Iranian authorities have ordered internet service providers to block access to Telegram, a popular messaging app used by an estimated 40 million Iranians, state TV reported Monday.
It said the Tehran prosecutor ordered that both mobile and desktop versions be blocked in a way that would not allow users to bypass the restrictions using a virtual private network (VPN).
Iran had been considering the ban since January when protests over economic grievances erupted in more than 80 cities and later turned into demonstrations against the clerical and security elite. Some 25 people were killed and 5,000 arrested during the demonstrations, which were the largest since those that followed the disputed 2009 election.
Some hardline officials said protesters used Telegram, which is billed as an encrypted messaging service, to organize the rallies, which were ultimately contained by the Revolutionary Guards and their affiliated volunteer Basij militia. The app was temporarily shut down during the protests, but some users continued to access it through proxies and VPN services.
"Considering various complaints against the Telegram social networking app by Iranian citizens, and based on the demand of security organizations to confront the illegal activities of Telegram, the judiciary has banned its usage in Iran," state TV reported.
"All Internet providers in Iran must take steps to block Telegram's website and app as of April 30," the judiciary website Mizan quoted a court order as saying.
The app was still working late Monday. There was no immediate comment from Telegram.
Iranian authorities say Telegram has been used to spread lies and incite public opinion, and that it has also been used by terrorists and pornographers.
The government has said Telegram and other foreign messaging apps can obtain licenses to operate if they transfer their databases into the country. Privacy experts worry that could more easily expose users' private communications to government spying.
Not all government officials agree with the move, however. Iran's telecoms minister said Tuesday it was "impossible to block citizen's access to information."
Mohammad Javad Azari Jahromi's comments on Twitter highlighted differences of opinion between the government of reformist President Hassan Rouhani and ultra-conservatives who control the judiciary and security services.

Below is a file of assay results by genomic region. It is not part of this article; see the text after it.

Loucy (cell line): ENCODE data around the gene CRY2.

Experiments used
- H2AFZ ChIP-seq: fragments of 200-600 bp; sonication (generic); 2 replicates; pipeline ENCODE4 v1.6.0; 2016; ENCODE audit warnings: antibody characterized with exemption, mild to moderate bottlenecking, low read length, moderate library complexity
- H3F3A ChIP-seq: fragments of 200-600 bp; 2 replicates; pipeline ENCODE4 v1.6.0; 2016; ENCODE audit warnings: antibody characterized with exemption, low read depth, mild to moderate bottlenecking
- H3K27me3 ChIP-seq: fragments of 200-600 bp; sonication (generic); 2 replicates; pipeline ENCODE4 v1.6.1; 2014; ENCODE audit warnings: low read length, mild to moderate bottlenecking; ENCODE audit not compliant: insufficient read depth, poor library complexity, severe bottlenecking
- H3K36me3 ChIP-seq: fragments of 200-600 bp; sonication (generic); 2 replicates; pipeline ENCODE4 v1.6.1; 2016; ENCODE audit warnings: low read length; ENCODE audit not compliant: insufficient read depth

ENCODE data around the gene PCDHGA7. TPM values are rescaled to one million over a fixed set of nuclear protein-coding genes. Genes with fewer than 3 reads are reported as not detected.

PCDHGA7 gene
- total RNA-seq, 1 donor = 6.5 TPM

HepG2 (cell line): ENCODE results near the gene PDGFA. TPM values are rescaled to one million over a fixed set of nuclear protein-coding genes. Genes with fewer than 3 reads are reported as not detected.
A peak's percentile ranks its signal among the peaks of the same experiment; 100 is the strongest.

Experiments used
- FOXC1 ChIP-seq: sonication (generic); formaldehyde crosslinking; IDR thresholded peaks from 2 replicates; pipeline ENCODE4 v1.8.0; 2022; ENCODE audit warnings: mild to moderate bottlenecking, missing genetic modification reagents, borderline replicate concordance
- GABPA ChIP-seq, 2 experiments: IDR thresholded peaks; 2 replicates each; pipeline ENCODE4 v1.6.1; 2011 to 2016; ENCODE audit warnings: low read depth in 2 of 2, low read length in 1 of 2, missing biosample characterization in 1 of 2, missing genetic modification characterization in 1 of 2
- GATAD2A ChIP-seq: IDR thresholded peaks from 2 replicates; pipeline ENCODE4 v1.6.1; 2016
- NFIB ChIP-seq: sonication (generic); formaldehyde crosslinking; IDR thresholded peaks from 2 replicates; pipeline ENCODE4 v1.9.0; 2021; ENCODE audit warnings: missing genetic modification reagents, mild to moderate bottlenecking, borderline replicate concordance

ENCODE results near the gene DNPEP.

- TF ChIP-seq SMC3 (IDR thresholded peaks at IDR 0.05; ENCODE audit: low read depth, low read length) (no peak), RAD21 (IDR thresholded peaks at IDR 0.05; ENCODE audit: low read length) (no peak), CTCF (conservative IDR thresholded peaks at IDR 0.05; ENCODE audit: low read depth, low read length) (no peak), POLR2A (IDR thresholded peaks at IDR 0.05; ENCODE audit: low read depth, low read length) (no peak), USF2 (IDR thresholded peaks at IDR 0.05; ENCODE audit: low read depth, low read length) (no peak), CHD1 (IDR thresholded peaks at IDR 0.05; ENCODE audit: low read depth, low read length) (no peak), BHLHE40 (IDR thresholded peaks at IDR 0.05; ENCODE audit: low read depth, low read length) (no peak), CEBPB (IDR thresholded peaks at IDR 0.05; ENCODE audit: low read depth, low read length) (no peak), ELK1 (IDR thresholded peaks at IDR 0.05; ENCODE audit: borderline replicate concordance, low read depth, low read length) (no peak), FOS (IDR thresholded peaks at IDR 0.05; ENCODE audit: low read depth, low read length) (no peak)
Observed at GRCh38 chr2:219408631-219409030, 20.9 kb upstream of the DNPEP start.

"Even if we ban the use of software, other software will be found and information will start to circulate freely again," Jahromi wrote.
"Technology is not intrinsically guilty, corrupt, or deviant," he added. "It is human beings who misuse it to promote crime and corruption in the virtual world, just as they do in real life."
Iran's clerical rulers are wary of any revival of anti-government unrest if President Donald Trump refuses to extend U.S. sanctions relief on Iran on May 12, a deadline set by him for European signatories of Iran's 2015 deal with six world powers to "fix the terrible flaws" of the accord.
Britain, France and Germany have been trying to dissuade Trump from ditching the deal struck during his predecessor Barack Obama's administration. A U.S. exit could unravel the accord and increase economic pressure on ordinary Iranians.
The order to ban Telegram was issued a few days after Iran barred government bodies from using the app, favored by Iranian state media, politicians, companies and ordinary Iranians alike.
A widespread government Internet filter prevents Iranians from accessing many internet sites on the official grounds that they are offensive or criminal.
But many Iranians evade the filter through use of VPN software, which provides encrypted links directly to private networks based abroad, and can allow a computer to behave as if it is based in another country.
"The blocking of the Telegram app should be a way to prevent users from accessing it with VPN or any other software," the semi-official Fars news agency said.
Telegram has an estimated 40 million users in Iran.
Iranian officials have been encouraging Iranians to use domestic alternatives to Telegram. The Soroush app was released last month offering most of Telegram's features. But many Iranians are reluctant to use domestic apps, fearing they could be used by security services to spy on them.
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